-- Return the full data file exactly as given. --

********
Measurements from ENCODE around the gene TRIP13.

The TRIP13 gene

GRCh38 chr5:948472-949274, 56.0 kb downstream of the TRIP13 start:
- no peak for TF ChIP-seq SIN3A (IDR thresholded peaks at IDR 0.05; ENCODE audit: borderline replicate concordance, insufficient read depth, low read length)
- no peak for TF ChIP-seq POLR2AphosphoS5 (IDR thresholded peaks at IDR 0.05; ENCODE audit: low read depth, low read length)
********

Measurements from ENCODE around the gene TRIP13.

The TRIP13 gene

GRCh38 chr5:948472-949274, 56.0 kb downstream of the TRIP13 start:
- no peak for TF ChIP-seq SIN3A (IDR thresholded peaks at IDR 0.05; ENCODE audit: borderline replicate concordance, insufficient read depth, low read length)
- no peak for TF ChIP-seq POLR2AphosphoS5 (IDR thresholded peaks at IDR 0.05; ENCODE audit: low read depth, low read length)